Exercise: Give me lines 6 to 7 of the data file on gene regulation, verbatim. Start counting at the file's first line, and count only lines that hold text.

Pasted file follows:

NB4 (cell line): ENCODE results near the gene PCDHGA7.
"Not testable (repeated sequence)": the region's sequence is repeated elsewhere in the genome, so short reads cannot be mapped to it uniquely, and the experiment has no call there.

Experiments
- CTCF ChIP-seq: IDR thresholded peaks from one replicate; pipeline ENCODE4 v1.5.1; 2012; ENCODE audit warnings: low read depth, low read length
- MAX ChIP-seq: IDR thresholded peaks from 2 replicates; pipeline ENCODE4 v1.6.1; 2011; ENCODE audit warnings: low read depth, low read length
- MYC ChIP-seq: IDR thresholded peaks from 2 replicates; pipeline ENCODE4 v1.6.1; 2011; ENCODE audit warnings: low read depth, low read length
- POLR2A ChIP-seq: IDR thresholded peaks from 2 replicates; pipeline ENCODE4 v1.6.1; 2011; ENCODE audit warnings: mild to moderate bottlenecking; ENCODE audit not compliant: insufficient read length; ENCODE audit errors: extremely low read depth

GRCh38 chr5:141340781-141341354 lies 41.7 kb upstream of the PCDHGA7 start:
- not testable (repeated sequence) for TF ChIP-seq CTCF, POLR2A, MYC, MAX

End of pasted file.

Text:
- MYC ChIP-seq: IDR thresholded peaks from 2 replicates; pipeline ENCODE4 v1.6.1; 2011; ENCODE audit warnings: low read depth, low read length
- POLR2A ChIP-seq: IDR thresholded peaks from 2 replicates; pipeline ENCODE4 v1.6.1; 2011; ENCODE audit warnings: mild to moderate bottlenecking; ENCODE audit not compliant: insufficient read length; ENCODE audit errors: extremely low read depth